I’ve written previously about why it’s so hard to create highly effective online learning experiences. Online learning poses big challenges to learners in developing countries, where the average completion rate of massive open online courses is well under 5% . Over the past 18 months, working with a client, I’ve been prototyping and evaluating a new approach to self-paced online training for HWs in developing countries. This post briefly synthesizes some of the research-backed techniques we’ve used to create a simple, engaging, and effective learning experience.
What we do now
To overcome myriad barriers that can inhibit learning, we’ve learned to leverage many best practices from the learning sciences. Some key features include:
- a user experience that is simple and organized. This reduces frustration and sustains learners’ sense of self-efficacy .
- continuous engagement in low-stakes assessment with feedback. Assessment that is designed to provide feedback and promote learning rather than to evaluate learners is a powerful way to activate learning offline and online [3, 4]. Each question is followed by a short explanation, which improves learners’ subjective experience .
- learning driven by clinical cases and content curated to be directly related to learners’ work. This promotes persistence  while increasing HWs’ interest and motivation , but it also allows HWs to directly apply their prior experiences and knowledge stored in long-term memory.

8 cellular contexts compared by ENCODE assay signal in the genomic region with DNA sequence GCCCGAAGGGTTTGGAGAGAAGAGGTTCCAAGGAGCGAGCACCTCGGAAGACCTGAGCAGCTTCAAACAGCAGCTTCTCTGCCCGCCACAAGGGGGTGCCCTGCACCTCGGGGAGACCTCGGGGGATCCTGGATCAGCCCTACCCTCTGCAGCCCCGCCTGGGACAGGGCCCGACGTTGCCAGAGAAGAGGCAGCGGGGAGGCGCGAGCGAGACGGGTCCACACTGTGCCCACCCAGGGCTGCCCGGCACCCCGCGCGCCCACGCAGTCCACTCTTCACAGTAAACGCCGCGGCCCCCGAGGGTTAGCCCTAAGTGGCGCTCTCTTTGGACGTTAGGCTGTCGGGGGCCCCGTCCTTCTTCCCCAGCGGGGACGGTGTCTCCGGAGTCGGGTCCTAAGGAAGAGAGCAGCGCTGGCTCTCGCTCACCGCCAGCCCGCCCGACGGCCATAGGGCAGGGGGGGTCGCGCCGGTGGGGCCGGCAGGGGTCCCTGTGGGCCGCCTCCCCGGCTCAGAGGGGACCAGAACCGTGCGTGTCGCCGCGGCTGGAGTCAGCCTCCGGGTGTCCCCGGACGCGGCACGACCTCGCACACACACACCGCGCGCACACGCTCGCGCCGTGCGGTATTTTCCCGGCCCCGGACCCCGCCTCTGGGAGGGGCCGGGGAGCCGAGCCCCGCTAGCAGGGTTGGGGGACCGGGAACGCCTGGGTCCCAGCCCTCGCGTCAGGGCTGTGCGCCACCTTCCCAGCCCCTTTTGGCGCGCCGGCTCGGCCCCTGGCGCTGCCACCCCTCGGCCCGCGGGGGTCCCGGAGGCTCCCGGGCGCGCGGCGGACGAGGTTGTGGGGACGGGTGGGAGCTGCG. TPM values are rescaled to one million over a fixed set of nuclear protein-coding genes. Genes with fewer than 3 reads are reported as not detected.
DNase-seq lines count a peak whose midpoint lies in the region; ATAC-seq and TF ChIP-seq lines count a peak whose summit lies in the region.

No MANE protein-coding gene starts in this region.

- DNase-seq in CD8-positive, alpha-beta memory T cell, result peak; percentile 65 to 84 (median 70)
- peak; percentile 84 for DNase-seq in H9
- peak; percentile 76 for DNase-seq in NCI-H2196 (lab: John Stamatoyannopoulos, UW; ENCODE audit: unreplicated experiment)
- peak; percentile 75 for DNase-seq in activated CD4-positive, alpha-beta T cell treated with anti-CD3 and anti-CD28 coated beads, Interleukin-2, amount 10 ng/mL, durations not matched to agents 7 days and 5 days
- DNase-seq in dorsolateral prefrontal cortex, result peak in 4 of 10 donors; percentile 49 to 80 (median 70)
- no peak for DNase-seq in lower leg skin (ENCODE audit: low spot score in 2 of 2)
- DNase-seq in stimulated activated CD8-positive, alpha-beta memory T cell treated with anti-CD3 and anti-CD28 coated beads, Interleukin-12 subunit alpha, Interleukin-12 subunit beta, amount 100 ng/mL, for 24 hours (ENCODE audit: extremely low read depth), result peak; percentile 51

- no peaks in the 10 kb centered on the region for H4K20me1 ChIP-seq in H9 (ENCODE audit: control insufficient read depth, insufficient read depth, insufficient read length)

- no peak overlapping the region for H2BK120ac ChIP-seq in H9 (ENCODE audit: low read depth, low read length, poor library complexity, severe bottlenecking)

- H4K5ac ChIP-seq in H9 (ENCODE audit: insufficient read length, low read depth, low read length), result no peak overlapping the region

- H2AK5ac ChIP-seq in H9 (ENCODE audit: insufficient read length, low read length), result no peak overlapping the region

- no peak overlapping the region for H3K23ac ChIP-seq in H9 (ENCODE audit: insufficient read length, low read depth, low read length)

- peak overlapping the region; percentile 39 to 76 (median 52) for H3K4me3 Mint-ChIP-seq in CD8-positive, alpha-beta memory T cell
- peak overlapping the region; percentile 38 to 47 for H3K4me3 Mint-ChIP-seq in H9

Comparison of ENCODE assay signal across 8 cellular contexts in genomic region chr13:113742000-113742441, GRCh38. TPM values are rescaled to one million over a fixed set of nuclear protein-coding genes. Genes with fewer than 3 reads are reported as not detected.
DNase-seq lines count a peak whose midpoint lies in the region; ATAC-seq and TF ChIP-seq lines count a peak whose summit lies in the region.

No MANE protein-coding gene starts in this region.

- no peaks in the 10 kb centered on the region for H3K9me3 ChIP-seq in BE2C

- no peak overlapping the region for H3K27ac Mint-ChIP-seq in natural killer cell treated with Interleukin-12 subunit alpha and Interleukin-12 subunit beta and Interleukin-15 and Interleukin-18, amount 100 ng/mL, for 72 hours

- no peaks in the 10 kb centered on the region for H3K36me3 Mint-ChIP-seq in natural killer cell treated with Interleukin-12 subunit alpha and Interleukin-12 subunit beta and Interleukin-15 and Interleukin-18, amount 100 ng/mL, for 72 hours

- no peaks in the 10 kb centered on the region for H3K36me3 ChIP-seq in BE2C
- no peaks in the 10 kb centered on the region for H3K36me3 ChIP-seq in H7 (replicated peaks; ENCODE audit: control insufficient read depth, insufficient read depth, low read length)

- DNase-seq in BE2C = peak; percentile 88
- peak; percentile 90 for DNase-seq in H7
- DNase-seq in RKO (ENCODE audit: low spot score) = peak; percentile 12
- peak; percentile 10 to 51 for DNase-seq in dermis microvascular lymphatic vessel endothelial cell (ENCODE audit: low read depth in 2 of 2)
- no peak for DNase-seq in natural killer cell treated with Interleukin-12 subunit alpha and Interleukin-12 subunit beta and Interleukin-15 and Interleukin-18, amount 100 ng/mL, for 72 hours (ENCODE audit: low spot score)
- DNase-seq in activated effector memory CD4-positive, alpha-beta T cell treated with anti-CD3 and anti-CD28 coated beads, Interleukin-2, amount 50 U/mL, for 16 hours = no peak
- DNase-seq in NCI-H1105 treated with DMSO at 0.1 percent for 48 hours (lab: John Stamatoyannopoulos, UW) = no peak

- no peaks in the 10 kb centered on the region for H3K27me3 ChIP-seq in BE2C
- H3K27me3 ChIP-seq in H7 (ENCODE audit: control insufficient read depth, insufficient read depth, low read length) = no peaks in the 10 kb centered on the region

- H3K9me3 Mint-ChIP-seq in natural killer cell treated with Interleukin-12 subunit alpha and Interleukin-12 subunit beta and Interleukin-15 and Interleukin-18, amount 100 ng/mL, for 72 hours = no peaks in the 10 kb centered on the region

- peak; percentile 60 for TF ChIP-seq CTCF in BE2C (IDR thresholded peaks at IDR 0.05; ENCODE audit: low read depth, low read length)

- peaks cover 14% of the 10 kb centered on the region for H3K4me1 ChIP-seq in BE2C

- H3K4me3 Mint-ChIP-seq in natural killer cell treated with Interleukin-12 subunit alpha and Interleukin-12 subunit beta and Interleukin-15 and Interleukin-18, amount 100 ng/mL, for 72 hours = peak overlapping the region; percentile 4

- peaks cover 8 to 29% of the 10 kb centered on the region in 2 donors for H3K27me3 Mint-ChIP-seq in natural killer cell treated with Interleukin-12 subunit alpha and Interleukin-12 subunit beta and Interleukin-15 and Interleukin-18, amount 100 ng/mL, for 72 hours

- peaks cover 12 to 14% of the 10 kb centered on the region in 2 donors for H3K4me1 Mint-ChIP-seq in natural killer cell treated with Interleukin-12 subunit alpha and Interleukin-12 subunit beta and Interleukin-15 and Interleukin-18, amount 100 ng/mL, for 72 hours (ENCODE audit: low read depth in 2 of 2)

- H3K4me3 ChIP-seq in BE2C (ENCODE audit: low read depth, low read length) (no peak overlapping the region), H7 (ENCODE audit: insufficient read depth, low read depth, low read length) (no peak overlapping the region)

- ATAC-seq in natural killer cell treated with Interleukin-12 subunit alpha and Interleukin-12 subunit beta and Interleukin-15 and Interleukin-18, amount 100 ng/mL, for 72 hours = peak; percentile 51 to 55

- modules designed to iteratively repeat and build upon key concepts; this leverages the power of spaced repetition to activate learning .
- learning focused on only the most essential content. Given that all people have a limited working memory , this design choice improves knowledge retention .
- short courses (taking ~2-3 hours to complete) that have deadlines. Both of these factors have been shown to increase course completion rates [11, 12].
- a focus on basic knowledge and skills, rather than advanced clinical practices. This serves two key purposes: first, there are still substantial gaps in foundational knowledge and skills in our target audience , and second, these topics are more amenable to learning in a virtual setting than complex clinical knowledge and skills .
What we could do in the future
Our pilots demonstrate that this approach is already quite effective, with high completion rates, positive learner feedback, and substantial knowledge gains . As we continue to expand this work, I’ve been thinking of ways to incorporate even more best practices inspired by the learning and behavioral sciences. Some ideas include:
- improving HWs’ extrinsic motivation to learn by securing continuing professional development accreditation of our courses.
- creating more varied, interesting, and challenging learning experiences with new types of automated assessments.
- leveraging the effects of social and workplace norms on motivation by creating tools that allow HWs to share their progress with each other and their supervisors.
- improving user experience and accessibility to our audience with features like text message-based account verification and a phone app that works offline.
- incorporating more adaptivity and utilizing a mastery-based approach to learning.
All of these techniques have to be adapted to the specific learning context. And even when they are implemented, it’s critical to continuously use data from pilots and user testing to drive iterative product development and quality improvement.
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